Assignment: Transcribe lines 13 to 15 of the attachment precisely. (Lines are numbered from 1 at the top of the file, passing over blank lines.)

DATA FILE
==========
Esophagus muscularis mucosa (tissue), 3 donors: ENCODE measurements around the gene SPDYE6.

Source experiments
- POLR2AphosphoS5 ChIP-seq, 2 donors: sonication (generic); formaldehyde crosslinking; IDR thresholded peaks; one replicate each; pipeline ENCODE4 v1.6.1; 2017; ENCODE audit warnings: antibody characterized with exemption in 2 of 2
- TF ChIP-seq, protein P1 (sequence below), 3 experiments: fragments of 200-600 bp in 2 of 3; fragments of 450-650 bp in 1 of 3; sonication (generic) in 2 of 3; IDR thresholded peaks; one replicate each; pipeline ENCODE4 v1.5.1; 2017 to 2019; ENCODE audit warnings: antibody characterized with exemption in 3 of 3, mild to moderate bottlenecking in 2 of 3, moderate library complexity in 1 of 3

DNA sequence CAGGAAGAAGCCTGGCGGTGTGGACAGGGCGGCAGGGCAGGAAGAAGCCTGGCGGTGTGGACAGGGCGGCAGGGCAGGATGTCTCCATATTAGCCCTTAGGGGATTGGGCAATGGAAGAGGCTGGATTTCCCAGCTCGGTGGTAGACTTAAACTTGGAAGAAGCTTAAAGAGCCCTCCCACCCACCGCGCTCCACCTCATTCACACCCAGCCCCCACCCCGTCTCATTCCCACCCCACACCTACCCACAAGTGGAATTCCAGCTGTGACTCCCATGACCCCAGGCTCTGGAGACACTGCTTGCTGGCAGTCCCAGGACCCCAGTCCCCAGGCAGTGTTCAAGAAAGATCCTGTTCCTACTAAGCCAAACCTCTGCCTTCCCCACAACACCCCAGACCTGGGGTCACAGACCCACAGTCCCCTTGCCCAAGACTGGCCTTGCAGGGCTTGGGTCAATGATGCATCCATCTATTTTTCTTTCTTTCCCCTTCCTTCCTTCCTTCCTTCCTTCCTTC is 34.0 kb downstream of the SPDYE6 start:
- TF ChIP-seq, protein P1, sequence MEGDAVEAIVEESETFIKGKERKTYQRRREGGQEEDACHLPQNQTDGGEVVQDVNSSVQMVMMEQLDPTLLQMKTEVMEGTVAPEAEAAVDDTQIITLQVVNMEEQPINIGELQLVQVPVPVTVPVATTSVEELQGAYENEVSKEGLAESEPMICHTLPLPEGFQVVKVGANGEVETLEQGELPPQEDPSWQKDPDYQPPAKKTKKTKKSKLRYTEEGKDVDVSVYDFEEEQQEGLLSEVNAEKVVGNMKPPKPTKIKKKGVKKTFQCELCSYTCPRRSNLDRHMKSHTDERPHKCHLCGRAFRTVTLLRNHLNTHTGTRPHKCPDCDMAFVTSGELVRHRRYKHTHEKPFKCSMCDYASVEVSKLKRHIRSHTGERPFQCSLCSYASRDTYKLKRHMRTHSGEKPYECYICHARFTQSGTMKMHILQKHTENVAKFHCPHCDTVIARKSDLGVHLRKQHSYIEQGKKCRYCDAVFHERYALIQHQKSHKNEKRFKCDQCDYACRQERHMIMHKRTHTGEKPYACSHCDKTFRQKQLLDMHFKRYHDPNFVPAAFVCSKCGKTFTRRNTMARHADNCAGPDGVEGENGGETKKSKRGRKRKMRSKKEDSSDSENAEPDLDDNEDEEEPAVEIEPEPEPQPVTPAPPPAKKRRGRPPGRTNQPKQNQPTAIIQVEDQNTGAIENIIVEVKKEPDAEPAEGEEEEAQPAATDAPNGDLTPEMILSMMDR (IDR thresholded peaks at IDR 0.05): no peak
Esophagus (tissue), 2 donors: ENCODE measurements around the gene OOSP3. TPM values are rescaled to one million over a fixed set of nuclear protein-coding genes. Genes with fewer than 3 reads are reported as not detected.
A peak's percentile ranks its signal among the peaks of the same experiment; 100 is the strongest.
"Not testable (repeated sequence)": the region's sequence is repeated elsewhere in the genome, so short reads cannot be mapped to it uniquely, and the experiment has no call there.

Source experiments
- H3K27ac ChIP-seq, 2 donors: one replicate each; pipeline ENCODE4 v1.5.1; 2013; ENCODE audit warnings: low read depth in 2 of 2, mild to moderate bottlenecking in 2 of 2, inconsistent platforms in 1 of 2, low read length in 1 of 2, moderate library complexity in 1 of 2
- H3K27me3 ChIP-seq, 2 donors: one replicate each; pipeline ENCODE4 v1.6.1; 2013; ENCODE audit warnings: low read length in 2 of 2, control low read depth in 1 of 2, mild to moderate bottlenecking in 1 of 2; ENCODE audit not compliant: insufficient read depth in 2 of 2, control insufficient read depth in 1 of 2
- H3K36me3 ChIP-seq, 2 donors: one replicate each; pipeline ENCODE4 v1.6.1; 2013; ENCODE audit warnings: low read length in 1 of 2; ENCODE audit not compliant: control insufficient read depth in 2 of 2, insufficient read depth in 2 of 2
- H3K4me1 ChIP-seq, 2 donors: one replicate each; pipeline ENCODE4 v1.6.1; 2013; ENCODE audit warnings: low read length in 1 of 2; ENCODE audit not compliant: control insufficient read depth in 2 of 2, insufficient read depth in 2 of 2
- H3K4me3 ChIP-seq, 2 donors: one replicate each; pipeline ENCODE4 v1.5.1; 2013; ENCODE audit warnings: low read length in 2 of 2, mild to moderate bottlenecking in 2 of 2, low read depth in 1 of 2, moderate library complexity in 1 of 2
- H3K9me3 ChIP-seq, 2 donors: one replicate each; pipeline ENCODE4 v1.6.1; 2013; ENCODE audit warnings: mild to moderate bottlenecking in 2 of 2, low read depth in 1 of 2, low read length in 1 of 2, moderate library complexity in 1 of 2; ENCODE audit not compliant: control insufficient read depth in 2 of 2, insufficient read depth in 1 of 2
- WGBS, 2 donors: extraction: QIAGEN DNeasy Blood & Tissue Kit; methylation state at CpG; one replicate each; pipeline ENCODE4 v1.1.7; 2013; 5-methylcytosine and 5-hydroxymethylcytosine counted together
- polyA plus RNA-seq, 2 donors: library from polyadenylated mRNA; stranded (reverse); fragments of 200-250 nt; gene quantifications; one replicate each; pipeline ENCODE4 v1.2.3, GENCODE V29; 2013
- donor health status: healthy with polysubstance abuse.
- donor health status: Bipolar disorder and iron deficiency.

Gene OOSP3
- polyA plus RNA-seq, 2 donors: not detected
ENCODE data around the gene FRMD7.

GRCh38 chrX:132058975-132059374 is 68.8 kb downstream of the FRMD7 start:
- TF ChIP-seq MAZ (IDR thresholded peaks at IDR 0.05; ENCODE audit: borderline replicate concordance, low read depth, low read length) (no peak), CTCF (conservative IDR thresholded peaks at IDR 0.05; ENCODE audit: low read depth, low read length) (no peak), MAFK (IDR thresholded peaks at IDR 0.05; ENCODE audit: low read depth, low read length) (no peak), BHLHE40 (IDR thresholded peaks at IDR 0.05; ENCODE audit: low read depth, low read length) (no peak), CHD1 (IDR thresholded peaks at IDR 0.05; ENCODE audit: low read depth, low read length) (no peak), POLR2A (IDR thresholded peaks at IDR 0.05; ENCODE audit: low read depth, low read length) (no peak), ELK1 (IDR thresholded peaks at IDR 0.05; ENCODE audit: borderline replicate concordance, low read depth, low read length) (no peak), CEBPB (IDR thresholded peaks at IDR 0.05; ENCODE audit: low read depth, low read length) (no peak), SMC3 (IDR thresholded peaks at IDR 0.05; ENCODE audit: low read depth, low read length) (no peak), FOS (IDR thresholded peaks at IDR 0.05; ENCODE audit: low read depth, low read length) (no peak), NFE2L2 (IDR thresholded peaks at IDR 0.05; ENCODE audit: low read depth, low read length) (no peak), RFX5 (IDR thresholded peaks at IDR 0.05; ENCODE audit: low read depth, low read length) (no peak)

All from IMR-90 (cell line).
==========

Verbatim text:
- H3K36me3 ChIP-seq, 2 donors: one replicate each; pipeline ENCODE4 v1.6.1; 2013; ENCODE audit warnings: low read length in 1 of 2; ENCODE audit not compliant: control insufficient read depth in 2 of 2, insufficient read depth in 2 of 2
- H3K4me1 ChIP-seq, 2 donors: one replicate each; pipeline ENCODE4 v1.6.1; 2013; ENCODE audit warnings: low read length in 1 of 2; ENCODE audit not compliant: control insufficient read depth in 2 of 2, insufficient read depth in 2 of 2
- H3K4me3 ChIP-seq, 2 donors: one replicate each; pipeline ENCODE4 v1.5.1; 2013; ENCODE audit warnings: low read length in 2 of 2, mild to moderate bottlenecking in 2 of 2, low read depth in 1 of 2, moderate library complexity in 1 of 2